The growing adoption of electric vehicles, owing to the surging concerns being raised over the soaring air pollution levels, is fueling the sales of battery management systems around the world. According to the findings of the International Energy Agency (IEA), the sales of electric cars exceeded 2.1 million in 2019. The organization also reported that these cars accounted for nearly 1% of the global car stock in 2019. The sales of these cars are being driven the escalating greenhouse gas emissions from diesel- and petrol-powered vehicles.
According to the observations of Our World in Data, the transportation sector generated 16.2% of the total greenhouse gas emissions globally. As electric vehicles help in reducing the emission of toxic gases, their surging deployment is assisting environmental organizations and governments in reversing climate change and improving public health. Moreover, battery management systems are critical components of electric vehicles and thus, the growing deployment of these vehicles is propelling their worldwide sales. Besides this, the growing adoption of rechargeable batteries in various consumer electronic devices is also driving the battery management system market.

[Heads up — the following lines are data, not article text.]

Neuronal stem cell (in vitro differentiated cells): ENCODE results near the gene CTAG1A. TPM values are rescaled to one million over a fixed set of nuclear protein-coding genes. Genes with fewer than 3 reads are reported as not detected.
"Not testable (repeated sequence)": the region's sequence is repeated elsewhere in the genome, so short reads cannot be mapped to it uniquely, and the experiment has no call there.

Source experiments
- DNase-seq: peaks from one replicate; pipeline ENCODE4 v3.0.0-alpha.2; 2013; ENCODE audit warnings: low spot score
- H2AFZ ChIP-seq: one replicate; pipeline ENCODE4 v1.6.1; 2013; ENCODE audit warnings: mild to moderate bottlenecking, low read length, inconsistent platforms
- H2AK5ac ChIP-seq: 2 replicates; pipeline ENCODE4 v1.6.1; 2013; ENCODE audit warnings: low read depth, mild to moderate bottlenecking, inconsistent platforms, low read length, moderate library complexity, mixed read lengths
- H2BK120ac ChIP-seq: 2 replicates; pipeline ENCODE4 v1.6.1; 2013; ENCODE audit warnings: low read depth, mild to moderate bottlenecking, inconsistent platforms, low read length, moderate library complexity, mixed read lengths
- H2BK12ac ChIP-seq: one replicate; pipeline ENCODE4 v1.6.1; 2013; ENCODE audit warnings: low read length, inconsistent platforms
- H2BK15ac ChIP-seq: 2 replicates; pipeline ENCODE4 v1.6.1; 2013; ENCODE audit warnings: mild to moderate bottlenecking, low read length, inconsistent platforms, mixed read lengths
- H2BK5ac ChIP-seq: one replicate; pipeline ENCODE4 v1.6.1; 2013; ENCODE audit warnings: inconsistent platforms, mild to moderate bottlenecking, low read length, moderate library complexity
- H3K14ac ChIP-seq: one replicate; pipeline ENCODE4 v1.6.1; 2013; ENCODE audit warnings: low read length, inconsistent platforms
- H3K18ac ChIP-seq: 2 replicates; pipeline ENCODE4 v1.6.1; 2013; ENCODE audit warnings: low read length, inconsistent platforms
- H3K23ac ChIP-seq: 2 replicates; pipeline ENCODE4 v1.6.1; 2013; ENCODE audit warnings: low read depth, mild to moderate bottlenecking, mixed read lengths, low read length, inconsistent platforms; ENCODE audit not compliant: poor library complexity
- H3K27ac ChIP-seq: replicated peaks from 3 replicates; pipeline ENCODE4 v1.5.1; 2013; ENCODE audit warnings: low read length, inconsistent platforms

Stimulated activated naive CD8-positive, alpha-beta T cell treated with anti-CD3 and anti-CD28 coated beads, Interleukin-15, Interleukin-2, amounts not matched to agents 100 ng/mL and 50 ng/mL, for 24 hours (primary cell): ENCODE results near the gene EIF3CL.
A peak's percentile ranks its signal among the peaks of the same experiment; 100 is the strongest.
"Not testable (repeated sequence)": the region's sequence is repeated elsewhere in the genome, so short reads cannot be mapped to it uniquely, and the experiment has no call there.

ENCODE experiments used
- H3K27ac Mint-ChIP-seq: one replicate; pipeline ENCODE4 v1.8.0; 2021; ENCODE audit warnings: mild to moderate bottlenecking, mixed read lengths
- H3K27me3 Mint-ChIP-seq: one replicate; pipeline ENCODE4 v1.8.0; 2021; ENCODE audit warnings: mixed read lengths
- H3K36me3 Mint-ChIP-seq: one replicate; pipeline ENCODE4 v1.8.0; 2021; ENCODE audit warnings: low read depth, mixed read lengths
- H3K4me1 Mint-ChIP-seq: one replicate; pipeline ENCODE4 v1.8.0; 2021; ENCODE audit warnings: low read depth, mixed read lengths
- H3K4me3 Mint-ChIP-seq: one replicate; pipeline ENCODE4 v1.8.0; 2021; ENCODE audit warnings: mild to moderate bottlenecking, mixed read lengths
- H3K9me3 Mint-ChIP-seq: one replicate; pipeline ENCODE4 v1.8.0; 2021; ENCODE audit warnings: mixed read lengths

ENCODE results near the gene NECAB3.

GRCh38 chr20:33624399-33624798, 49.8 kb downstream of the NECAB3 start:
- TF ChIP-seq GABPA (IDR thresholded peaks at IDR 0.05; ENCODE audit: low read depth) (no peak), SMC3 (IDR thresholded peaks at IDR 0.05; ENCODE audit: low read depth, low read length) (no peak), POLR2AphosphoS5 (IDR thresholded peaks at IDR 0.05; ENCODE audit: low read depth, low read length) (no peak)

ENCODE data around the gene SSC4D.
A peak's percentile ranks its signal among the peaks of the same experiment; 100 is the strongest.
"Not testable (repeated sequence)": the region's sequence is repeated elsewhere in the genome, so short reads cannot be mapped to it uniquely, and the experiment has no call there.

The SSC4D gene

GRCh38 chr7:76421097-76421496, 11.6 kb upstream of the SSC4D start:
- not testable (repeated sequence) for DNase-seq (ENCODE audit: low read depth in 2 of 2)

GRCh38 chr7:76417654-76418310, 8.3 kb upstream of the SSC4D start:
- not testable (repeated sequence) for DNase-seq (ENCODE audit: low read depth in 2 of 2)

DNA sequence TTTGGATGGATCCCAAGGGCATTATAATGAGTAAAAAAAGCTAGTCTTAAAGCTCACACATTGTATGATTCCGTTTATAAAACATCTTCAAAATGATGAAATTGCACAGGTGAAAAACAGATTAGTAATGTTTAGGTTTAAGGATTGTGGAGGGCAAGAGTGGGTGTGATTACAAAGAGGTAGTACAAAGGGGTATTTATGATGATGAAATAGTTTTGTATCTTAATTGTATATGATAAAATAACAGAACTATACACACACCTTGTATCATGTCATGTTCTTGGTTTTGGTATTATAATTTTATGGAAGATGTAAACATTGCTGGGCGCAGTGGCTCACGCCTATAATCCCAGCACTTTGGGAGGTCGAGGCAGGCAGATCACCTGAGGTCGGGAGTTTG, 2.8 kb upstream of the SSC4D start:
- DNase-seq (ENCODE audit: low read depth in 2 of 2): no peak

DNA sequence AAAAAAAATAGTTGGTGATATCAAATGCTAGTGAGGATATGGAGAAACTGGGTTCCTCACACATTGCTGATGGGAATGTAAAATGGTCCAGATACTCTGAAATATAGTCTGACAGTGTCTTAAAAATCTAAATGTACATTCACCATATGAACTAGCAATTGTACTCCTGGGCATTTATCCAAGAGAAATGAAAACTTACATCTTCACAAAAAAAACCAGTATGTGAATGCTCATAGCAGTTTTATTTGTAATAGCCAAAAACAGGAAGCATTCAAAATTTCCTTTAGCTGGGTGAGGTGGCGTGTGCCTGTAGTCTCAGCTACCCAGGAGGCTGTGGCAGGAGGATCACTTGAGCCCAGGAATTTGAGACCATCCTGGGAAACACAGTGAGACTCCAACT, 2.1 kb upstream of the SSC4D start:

According to the forecast of the market research company, P&S Intelligence, the market revenue will jump from $5,661.0 million in 2020 to $22,279.6 million by 2030, while the market will grow at a CAGR of 15.0% from 2021 to 2030. Battery management systems are heavily used on consumer electronic devices to control various battery operations. In addition, these systems also assist in monitoring the state of rechargeable batteries, reporting and collecting data, and tracking the health of batteries.
These systems are used for managing nickel, lithium-ion, and lead-acid batteries. Amongst these, the requirement for these systems is predicted to shoot up in the coming years. This is ascribed to the fact that the utilization of lithium-ion batteries has increased massively over the past few years, owing to the growing use of consumer electronic devices, such as wearable devices, mobile phones, and digital cameras, in which these batteries are used.